However, he later ties religion to damage caused by arguments over religion, while ignoring that the damage is caused by discord between their parents, just like arguments over money, mental health, etc., and attempts to question the causality of the difference. He cites John Bartkowksi, a professor of sociology at University of Texas at San Antonio, who wonders whether church attendance really leads to good behavior—or whether it might be the other way around. “It may be that kids who are already well-behaved are the only ones who can get into religious communities. It may be that kids who are already well-behaved are the only ones who can get into religious communities” These statements presumes that self-control leads to attendance at religious services, rather than the other way around.

Any regular attendant to church, temple or family mosque will readily attest that this presumption is patently false. Small children are sources of disruption and noise in virtually any worship service. Small children bore easily and quickly, their tolerance for religious ceremonies is low. They learn discipline/self-control from their parents modeling, teaching and enforcing discipline when and where it is appropriate.

To his credit, even after tying religion to ‘fantastical’ miracle stories and speculating that these stories confuse the minds of 3-6 year olds, Stern does cover the weaknesses of the researchers’ argument. Citing Paul Bloom, a professor of psychology at Yale. Bloom called the paper, “a cool study by a sharp research team,” but notes that most kids, religious or secular, are pretty good at distinguishing fantasy from reality.” Bloom told the writer that “…children only look incompetent when dealing with the stories of clever psychologists.”

Bloom states that all children are exposed to seemingly incredible things that also happen to be true on a daily basis. Though the Slate article lists only evolution and plate tectonics as items that can force them to re-evaluate their perceptions of reality, there are innumerable others. Even familiar things such as television, CD/DVDs, airplanes and so on cause dramatic shifts in, or expansion of perception of, reality. Though death is quite mundane and accepted in society; a child struggles with the fact that a familiar person or a pet is gone forever shakes their world profoundly.

In the end, though, Bloom states, “The problem with certain religious beliefs isn’t that they are incredible (science is also incredible) and isn’t that they ruin children’s ability to distinguish between fantasy and reality. It’s that they are false.”
This writer questions Bloom’s declarative presumption that religious stories are false. He has made a global, sweeping statement with no basis in fact; no research or studies have been cited. He would not presume to make any such far-reaching statement about human psychological research with no research finding, what makes religion so different?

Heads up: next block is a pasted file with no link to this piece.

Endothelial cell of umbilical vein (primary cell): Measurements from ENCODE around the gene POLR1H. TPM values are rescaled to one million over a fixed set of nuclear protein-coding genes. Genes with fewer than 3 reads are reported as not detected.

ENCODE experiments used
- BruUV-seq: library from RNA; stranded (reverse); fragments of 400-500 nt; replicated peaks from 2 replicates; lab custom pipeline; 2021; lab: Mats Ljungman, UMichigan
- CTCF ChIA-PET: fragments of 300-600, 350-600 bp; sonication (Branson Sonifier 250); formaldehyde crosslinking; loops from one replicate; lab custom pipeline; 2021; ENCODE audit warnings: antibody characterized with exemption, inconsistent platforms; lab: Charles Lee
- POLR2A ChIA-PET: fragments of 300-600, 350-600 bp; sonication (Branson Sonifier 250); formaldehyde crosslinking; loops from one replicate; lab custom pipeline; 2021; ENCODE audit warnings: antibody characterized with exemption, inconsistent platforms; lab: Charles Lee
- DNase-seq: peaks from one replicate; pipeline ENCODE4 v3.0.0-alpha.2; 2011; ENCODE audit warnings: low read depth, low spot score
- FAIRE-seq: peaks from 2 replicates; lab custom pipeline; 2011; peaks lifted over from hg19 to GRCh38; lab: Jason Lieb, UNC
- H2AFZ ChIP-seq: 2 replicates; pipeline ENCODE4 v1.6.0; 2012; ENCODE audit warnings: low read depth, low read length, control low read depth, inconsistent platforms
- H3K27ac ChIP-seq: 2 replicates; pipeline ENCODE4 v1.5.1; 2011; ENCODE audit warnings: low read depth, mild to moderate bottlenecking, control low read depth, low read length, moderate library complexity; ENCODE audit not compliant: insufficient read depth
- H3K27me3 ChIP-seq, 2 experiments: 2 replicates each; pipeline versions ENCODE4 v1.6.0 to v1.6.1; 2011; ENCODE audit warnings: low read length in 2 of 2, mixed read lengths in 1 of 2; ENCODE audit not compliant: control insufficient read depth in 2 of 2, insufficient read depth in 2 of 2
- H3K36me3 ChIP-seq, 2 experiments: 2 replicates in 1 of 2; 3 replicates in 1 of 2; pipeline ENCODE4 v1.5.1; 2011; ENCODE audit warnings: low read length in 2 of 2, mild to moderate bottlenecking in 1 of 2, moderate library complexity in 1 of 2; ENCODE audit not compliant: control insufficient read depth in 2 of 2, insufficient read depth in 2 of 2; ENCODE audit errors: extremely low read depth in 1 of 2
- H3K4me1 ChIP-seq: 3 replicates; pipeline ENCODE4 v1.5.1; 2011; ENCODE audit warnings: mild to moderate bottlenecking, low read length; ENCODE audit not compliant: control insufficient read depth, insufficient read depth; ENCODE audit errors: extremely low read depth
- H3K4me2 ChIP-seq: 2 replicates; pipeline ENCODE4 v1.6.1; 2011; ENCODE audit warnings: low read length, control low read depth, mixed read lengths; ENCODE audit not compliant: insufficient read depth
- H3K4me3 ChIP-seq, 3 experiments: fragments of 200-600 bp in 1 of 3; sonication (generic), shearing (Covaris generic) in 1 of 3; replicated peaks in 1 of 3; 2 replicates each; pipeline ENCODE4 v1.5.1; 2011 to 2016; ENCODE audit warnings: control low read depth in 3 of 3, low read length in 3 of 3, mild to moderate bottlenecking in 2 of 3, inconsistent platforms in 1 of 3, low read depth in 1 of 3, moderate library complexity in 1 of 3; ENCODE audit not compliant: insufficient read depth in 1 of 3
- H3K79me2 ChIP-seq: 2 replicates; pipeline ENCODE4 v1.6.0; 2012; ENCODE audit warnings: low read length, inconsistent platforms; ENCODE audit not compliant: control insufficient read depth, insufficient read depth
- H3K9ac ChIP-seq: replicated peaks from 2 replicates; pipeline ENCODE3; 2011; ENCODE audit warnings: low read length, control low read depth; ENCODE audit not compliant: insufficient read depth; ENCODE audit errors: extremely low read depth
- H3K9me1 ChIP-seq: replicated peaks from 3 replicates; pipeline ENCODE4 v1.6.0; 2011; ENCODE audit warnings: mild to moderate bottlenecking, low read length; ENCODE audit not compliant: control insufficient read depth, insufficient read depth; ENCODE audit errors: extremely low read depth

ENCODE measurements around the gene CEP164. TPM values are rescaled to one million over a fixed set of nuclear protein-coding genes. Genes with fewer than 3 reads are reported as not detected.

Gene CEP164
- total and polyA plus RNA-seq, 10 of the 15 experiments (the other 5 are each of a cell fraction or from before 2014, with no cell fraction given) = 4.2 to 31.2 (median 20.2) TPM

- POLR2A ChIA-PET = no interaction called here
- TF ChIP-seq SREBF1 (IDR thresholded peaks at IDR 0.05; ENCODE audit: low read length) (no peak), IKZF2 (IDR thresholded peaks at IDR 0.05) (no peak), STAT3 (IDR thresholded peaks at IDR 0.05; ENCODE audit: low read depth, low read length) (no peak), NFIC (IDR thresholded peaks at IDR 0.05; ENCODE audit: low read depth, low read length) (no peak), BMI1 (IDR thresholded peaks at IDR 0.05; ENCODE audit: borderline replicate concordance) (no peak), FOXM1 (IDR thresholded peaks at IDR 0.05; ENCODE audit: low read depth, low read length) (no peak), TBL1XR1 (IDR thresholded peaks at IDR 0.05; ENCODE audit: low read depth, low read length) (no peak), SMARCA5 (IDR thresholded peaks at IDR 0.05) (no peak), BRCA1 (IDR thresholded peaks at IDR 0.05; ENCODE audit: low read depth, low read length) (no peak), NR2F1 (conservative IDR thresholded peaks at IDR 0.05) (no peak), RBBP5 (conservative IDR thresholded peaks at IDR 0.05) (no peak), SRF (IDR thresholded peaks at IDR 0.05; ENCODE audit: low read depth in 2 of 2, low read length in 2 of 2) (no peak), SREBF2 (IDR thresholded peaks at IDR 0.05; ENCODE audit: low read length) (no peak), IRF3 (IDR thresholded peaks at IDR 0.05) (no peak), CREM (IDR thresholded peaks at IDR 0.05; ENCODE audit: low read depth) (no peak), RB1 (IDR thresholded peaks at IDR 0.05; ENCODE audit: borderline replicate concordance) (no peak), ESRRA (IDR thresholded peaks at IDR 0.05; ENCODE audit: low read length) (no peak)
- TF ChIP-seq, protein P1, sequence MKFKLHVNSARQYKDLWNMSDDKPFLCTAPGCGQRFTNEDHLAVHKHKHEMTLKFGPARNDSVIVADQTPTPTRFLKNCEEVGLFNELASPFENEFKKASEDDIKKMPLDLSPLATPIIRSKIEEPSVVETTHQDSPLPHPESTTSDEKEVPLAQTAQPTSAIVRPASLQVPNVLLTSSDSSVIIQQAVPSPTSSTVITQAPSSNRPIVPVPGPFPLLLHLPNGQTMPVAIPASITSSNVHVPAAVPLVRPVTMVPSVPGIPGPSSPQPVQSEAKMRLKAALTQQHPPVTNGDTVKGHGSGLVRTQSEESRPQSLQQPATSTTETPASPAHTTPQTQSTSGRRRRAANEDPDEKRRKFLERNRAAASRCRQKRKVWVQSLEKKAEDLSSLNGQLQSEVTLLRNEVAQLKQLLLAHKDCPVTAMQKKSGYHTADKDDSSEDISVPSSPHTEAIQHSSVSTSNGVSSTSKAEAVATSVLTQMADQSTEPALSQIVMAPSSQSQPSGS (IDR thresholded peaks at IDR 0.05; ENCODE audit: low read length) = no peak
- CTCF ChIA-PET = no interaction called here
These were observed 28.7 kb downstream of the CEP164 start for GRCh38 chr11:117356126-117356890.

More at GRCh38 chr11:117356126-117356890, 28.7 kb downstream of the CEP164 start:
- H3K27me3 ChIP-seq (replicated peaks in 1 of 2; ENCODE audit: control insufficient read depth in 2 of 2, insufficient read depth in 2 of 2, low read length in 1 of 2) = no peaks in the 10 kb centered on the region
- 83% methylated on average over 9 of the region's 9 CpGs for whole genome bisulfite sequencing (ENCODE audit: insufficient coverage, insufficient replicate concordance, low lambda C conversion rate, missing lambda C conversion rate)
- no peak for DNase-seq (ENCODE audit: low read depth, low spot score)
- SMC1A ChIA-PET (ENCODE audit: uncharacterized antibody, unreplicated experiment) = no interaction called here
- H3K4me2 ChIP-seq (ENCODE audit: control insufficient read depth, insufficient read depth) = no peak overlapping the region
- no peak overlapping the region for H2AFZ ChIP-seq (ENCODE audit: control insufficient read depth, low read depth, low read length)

On the other side of the debate, EchoChambers cites individuals who see the findings from this study as positive. The following citations are either lifted directly or paraphrased from the article.

“This study proves a benefit of religion, not a detriment, because research shows how imaginative and fictional thinking, fantasy play aid in the cognitive development of children,” Eliyahu Federman said in USA Today. “Raising children with fantastical religious tales is not bad after all.” “Those claiming that belief in religious stories harms children should be interpreting research and science correctly,” he says, adding,”Not only is there benefit in allowing children to think imaginatively without forcing them into the mindset of perceived reality, but according to at least one study, raising children with religion also increases self-esteem, lowers anxiety, risk of suicide, alcohol and drug abuse, and dangerous sexual behavior.”

“Are we really going to say that kids who are taught to believe the Bible is true are somehow developmentally delayed because they’re more likely, at age 5 or 6, to believe fantastical things?” Jenny Erikson for the Stir asked. “Flip side to this equation could be that secular kids are taught to lose their sense of wonder and imagination at an earlier age than their Bible-believing friends.”

Prosblogion’s Helen De Cruz says that while there may be some truth to the results, what the study really shows is that the religious children know their Bible stories. “The Bible characters are presented to them as historical, so of course they would be more likely to judge them as historical than children who didn’t hear about these characters,” she writes.
She says the subject deserves further study before drawing conclusions. For instance, would children exposed to scientific study at a young age be more inclined to believe pseudoscientific claims? Would Christian children be more likely to believe miracle narratives from other religions?